Monday, November 30, 2015
Portland State University will unveil its new Steinway Piano Series Concert this weekend. Pianist Dr. Thomas Hecht, Steinway Artist and Head of Piano Studies at the Yong Siew Toh Conservatory of Music, National University of Singapore, will perform a recital entitled "The Art of the States: American Piano Classics" on Saturday evening, December 5, at 7:30 pm at Lincoln Recital Hall (Rm. 75). Master classes guided by Hecht and PSU's Susan Chan will also take place on the 4th and 6h.
Sunday, November 29, 2015
From the press release:
The Mousai, is taking contemporary chamber music to the theater: 6 new pieces (all written in the last few years, by young and young at heart American composers), all of them nestled within scenes or accompanied by stories. Friday, December 4, 7:30pm at Portland State University’s Recital Hall - Lincoln 75 (1620 SW Park Avenue).
- Ride our roller coaster as Sam Spade introduces the LA Confidential noir sounds of LA composer George Gianopoulos’s City Vignettes.
- Hang on through the crazy turns when Brooklyn composer Daniel Schlosberg’s Two Remarks, first evokes Nabokov’s crazy piano player who refuses to die when shot in Lolita, retreating in the second Remark into hopeful/hopeless repentance.
- Relax and celebrate the Hollywood genre with Variations, by Scott Pender.
- Meet the dominatrix who tames Tony’s Tango — Antonio Celaya’s Chongos Morongos.
- Cry with Portland State student, Thomas DeNicola’s Memories; how can someone so young be so wise?
- And cheer with both arms waving as recent high school graduate and past principal percussionist for Portland Youth Philharmonic, Kaleb Davies, joins us for Bill Douglas’s jazz- influenced Quartet, careening us down the hill and to a marginally safe stop.
One hour/No intermission: In and out, nobody gets hurt.
Tickets: Pay what you can and/or what you think it’s worth after the show!
Saturday, November 28, 2015
Walther's Prize Song from "Die Meistersinger von Nürnberg" with Brandon Jovanovich (Walther)
San Francisco Opera’s production of “Die Meistersinger,” envisaged by Sir David McVicar, received its premiere in 2011 at Glyndebourne and was revived at the Lyric Opera of Chicago before arriving at the War Memorial. Revival co-directors Marie Lambert and Ian Rutherford skillfully guided the huge undertaking so well that all of the action flowed smoothly even during the riot-scene when everyone filled the stage at the end of Act II. They topped that by adding jugglers on stilts to the fully-stuffed mix for the final scene of Act III when all of the townspeople turn out for the song competition.
Wagner’s comic tale about love, loss, civic pride, and the acceptance of new art hinges to a great degree on the complex character of Hans Sachs, the cobbler/poet/Mastersinger. English baritone James Rutherford gave Sach’s character plenty of depth without becoming mired in it (such as when he touched the portrait of his deceased wife and children). Rutherford’s voice was never rough around the edges, and his top notes were pure and lovely.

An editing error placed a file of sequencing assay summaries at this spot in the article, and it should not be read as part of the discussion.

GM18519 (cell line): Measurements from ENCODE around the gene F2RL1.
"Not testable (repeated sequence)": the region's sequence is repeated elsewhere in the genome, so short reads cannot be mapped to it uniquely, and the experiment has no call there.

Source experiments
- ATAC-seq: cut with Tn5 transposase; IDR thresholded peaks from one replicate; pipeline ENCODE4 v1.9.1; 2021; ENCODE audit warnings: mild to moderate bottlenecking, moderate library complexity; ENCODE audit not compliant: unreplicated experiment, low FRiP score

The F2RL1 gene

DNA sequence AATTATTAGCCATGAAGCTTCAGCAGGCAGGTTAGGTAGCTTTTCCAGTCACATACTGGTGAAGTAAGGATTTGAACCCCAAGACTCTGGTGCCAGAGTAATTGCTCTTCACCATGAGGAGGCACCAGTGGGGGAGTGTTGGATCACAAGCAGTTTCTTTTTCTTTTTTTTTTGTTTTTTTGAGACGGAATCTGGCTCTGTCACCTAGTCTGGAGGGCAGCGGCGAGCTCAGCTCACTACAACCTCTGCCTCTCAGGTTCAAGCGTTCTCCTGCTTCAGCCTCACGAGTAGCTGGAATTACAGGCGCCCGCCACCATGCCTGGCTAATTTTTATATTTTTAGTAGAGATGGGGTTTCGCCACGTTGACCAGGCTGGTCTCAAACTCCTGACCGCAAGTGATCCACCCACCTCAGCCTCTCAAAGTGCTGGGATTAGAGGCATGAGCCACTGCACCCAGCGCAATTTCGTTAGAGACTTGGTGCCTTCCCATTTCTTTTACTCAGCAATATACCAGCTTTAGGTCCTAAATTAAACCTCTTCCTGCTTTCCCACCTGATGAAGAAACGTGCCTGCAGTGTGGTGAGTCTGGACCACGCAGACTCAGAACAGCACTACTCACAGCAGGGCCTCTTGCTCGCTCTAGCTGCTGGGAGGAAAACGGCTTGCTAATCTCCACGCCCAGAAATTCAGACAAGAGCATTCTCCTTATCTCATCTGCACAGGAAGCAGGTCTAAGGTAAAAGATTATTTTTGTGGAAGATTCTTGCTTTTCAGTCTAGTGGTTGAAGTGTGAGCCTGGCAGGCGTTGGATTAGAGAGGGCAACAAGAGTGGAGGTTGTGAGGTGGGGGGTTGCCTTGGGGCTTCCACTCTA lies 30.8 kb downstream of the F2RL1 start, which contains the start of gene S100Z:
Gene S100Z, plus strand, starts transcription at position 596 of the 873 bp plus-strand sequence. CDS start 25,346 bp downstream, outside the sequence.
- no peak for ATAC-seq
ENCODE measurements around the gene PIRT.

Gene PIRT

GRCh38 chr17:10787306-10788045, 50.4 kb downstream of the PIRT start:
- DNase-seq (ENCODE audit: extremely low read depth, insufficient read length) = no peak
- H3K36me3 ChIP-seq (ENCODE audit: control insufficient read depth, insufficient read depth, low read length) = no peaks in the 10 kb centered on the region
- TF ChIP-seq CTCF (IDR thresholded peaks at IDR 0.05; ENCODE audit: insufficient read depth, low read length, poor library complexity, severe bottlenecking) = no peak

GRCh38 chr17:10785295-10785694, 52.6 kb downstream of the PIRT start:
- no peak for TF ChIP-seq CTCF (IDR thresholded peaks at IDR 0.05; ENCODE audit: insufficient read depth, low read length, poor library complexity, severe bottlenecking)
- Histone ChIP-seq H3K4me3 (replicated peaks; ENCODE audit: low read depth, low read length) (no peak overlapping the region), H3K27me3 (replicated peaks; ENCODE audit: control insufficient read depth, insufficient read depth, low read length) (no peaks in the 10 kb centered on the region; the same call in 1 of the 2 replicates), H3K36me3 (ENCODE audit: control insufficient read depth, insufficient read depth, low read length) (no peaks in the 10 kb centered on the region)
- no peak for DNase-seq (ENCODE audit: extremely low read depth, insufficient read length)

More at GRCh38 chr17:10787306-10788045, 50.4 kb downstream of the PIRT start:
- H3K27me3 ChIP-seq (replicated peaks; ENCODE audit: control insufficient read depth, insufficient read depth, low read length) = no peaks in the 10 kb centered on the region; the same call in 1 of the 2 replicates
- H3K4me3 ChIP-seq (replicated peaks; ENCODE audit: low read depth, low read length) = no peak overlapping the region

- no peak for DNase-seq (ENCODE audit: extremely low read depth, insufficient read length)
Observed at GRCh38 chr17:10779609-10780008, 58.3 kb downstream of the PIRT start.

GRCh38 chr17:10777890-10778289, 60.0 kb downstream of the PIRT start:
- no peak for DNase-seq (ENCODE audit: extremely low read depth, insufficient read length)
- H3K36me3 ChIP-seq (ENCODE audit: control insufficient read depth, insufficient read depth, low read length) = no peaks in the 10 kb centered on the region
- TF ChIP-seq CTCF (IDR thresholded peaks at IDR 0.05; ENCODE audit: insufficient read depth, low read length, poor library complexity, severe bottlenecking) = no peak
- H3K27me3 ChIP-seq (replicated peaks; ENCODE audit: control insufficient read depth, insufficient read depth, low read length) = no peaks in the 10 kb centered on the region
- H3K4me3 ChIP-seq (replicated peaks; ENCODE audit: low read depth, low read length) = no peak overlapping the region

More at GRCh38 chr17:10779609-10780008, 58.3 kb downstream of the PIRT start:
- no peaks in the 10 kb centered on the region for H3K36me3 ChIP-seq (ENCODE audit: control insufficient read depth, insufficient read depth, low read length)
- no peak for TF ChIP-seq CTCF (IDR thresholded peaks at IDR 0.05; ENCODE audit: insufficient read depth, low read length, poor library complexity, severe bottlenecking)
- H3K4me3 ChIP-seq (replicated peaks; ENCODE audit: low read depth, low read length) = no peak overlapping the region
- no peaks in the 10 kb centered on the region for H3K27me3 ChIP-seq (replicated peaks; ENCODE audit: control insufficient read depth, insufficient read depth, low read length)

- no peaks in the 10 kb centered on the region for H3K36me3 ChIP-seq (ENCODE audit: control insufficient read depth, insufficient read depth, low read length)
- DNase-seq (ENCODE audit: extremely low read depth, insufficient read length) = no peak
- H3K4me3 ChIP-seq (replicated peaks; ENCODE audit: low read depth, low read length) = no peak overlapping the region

Making his debut in the role of Walther von Stolzing, tenor Brandon Jovanovich superbly conveyed the urgency of the young knight’s quest to win Eva’s hand. His singing brought out the legato lines so well that it caused one of the audience members to break into applause – a real no-no for Wagner operas – after the initial rendition of the prize song in Act II.
Another superb debut was Rachel Willis-Sørensen as Eva, the young woman who was the prize to be given to the winner of the Mastersinger’s song contest. Willis-Sørensen’s soprano sounded just a tad harsh in Act I, but it soared beautifully in the Acts II and III.
Alek Sharader’s energetic David brimmed with vim and vigor. Sasha Cooke created a comely Magdalena who was graced with pluck and understanding. Together with Sachs (Rutherford), von Stolzing (Jovanovich), and Eva (Willis-Sørensen) they exquisitely expressed the famous quintet in Act III, “Selig, wie die Sonne.”
Act III quintet "Selig, wie die Sonne" from "Die Meistersinger von Nürnberg": Sasha Cooke (Magdalene), Alek Shrader (David), James Rutherford (Hans Sachs), Rachel Willis-Sørensen (Eva) and Brandon Jovanovich (Walther von Stolzing)
Martin Gantner (Sixtus Beckmesser) in "Die Meistersinger von Nürnberg"
The San Francisco Opera Chorus, expertly prepared by Ian Robertson, sang with gusto, delivering one knock-out piece after the next until it all culminated in the final scene when everyone is thinking “how can they top this!”
Act II riot scene from "Die Meistersinger von Nürnberg": Rachel Willis-Sørensen (Eva), Brandon Jovanovich (Walther), James Rutherford (Hans Sachs)
Set in early Nineteenth-century Nuremberg, the scenery (designed by Vicki Mortimer) hinted at the art of German woodcuts. An elegant yet simple high-vaulted ceiling helped to frame each scene from the church, to Hans Sachs living room, the town square, and finally the meadow.